- i.e. predict the price

- The idea is we can learn what makes the price a certain value from the

- We also call this a
**regression problem** - Predict continuous valued output (price)
- No real discrete delineation

- Another example
- Can we definer breast cancer as malignant or benign based on tumour size

- Looking at data
- Five of each
- Can you estimate prognosis based on tumor size?
- This is an example of a
**classification problem**- Classify data into one of two discrete classes - no in between, either malignant or not
- In classification problems, can have a discrete number of possible values for the output
- e.g. maybe have four values
- 0 - benign
- 1 - type 1
- 2 - type 2
- 3 - type 4

- e.g. maybe have four values

- In classification problems we can plot data in a different way

- Use only one attribute (size)
- In other problems may have multiple attributes
- We may also, for example, know age and tumor size

- Based on that data, you can try and define separate classes by
- Drawing a straight line between the two groups
- Using a more complex function to define the two groups (which we'll discuss later)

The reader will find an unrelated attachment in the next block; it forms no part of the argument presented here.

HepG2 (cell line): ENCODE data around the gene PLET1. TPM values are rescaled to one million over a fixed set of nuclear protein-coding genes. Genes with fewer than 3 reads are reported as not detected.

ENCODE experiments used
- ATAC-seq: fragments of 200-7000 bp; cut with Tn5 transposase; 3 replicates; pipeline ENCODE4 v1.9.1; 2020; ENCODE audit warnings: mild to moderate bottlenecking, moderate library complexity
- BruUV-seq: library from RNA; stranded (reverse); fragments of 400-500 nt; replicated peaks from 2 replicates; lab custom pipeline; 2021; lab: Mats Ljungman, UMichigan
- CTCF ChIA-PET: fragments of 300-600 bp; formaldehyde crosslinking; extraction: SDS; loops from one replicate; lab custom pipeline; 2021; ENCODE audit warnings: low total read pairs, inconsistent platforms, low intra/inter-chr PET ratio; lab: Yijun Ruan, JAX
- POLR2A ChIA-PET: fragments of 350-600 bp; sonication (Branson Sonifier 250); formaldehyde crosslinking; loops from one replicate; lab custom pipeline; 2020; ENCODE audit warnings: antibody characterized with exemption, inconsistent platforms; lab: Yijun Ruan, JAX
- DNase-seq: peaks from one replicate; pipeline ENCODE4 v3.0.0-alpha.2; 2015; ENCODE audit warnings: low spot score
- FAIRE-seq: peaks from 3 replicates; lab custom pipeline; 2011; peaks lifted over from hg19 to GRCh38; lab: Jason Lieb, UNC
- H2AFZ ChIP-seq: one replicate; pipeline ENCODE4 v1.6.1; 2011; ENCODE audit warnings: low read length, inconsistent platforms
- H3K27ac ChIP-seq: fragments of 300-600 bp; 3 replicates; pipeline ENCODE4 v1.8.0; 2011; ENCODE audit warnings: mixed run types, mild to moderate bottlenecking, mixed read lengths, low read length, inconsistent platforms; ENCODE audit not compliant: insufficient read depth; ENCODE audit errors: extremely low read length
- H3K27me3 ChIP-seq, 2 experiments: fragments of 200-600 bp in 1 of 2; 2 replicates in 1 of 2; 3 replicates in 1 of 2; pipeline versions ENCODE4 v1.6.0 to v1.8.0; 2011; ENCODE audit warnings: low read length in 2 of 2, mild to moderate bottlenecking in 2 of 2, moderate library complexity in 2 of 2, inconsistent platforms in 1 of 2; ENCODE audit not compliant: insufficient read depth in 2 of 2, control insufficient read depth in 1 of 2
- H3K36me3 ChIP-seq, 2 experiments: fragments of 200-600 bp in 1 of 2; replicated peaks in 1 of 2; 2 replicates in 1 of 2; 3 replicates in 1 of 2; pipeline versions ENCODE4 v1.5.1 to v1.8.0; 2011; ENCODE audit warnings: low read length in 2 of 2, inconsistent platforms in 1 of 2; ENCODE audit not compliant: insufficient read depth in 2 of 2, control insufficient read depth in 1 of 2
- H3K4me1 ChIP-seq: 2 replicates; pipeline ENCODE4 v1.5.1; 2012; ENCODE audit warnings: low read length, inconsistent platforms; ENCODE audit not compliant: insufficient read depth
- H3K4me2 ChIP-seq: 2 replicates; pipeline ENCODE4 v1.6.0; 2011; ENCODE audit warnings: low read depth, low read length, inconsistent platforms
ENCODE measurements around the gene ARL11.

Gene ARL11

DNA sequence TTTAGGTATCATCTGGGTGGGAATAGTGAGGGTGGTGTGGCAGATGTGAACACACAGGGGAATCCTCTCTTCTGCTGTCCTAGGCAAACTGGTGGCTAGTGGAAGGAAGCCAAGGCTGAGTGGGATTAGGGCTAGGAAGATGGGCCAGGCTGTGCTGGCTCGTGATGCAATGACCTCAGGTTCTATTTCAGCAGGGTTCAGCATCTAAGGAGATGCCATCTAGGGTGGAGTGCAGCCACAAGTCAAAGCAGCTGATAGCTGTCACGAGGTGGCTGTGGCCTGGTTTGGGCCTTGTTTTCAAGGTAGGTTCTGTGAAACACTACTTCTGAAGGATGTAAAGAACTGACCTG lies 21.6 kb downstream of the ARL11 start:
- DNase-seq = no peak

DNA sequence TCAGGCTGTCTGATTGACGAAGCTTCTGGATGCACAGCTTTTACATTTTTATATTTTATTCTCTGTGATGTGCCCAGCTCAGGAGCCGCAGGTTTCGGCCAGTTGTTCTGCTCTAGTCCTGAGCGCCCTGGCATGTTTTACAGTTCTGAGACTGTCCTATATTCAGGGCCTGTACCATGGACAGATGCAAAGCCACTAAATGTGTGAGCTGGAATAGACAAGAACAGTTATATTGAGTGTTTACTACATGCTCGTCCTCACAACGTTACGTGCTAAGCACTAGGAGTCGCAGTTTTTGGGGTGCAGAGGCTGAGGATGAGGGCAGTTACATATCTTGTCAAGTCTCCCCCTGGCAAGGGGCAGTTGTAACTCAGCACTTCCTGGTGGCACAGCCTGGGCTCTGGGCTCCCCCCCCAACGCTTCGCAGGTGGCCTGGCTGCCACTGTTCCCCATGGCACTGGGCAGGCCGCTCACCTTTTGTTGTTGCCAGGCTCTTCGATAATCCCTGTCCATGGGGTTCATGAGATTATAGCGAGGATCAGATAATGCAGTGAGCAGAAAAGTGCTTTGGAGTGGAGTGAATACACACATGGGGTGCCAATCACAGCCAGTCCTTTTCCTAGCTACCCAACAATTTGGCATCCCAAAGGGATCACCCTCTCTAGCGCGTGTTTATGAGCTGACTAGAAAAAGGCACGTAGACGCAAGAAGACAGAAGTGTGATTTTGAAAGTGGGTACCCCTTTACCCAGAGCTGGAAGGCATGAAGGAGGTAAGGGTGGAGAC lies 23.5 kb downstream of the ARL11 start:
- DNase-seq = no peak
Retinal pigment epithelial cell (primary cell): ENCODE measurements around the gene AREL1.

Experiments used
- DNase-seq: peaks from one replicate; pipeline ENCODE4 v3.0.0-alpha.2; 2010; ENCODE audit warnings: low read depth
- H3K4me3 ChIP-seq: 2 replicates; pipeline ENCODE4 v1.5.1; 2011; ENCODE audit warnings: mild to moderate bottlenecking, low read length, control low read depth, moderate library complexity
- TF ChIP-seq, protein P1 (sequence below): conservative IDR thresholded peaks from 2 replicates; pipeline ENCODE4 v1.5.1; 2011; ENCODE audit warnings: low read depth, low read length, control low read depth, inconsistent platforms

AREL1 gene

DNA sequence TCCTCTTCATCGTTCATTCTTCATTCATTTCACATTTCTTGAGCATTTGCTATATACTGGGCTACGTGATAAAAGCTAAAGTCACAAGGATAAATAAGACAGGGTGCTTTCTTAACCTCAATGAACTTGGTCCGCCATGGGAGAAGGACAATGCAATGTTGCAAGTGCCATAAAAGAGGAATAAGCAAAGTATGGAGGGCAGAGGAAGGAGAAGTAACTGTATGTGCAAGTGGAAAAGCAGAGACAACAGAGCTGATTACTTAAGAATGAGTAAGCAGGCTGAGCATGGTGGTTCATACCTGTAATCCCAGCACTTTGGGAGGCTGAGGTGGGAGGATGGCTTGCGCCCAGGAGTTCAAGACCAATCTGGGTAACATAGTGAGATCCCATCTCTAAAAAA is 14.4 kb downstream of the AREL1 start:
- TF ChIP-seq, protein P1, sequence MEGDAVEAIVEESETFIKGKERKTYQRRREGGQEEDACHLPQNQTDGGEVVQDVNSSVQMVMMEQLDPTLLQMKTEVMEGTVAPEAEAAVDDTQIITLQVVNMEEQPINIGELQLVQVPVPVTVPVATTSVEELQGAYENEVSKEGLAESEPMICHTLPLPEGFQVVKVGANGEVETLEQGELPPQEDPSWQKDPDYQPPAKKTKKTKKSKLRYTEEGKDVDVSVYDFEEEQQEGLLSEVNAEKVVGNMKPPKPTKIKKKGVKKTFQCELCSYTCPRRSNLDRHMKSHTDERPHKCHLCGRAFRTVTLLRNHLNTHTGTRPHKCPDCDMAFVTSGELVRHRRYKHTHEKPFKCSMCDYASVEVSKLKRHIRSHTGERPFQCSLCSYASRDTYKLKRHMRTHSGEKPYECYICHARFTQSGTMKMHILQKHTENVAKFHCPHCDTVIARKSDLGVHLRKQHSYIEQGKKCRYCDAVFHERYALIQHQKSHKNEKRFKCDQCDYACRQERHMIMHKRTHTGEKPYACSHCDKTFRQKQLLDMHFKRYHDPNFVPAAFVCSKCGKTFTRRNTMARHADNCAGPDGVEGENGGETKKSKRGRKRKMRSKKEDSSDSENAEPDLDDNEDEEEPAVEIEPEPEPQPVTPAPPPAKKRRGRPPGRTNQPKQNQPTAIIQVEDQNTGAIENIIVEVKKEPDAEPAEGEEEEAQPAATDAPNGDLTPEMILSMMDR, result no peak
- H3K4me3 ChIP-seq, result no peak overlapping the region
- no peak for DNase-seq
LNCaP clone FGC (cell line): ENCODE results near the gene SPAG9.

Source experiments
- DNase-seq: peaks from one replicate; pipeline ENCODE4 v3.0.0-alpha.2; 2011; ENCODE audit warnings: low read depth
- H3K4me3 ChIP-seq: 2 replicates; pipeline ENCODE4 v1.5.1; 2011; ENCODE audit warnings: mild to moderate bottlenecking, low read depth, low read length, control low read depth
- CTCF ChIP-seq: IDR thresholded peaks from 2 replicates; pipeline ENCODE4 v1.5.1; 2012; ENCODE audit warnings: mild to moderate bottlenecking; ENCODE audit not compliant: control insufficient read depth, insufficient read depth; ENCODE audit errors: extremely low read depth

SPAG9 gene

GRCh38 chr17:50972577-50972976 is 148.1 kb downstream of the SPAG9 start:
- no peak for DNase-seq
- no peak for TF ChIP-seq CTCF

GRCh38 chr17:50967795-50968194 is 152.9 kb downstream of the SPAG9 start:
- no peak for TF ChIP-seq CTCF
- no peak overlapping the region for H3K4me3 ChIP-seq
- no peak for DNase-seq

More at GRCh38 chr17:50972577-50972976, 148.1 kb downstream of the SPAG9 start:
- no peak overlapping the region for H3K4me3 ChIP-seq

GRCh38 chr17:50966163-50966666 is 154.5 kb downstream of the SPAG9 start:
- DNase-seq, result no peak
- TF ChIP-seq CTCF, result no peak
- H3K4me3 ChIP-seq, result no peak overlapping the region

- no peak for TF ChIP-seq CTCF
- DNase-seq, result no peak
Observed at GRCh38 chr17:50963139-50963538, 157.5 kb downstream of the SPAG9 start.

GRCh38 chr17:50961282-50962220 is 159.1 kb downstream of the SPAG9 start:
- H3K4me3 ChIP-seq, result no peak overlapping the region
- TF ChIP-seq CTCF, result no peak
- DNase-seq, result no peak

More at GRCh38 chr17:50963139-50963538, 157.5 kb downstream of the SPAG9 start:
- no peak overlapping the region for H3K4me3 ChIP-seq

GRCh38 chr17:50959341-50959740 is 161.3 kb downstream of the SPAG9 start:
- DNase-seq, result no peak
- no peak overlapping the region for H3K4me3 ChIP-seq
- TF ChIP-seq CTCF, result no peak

- Then, when you have an individual with a specific tumor size and who is a specific age, you can hopefully use that information to place them into one of your classes

- You might have many features to consider
- Clump thickness
- Uniformity of cell size
- Uniformity of cell shape

- The most exciting algorithms can deal with an infinite number of features
- How do you deal with an infinite number of features?
- Neat mathematical trick in support vector machine (which we discuss later)
- If you have an infinitely long list - we can develop and algorithm to deal with that

**Summary**- Supervised learning lets you get the "right" data a
- Regression problem
- Classification problem

- Second major problem type
- In unsupervised learning, we get unlabeled data
- Just told - here is a data set, can you structure it

- One way of doing this would be to cluster data into to groups
- This is a
**clustering algorithm**

- This is a

- Example of clustering algorithm
- Google news
- Groups news stories into cohesive groups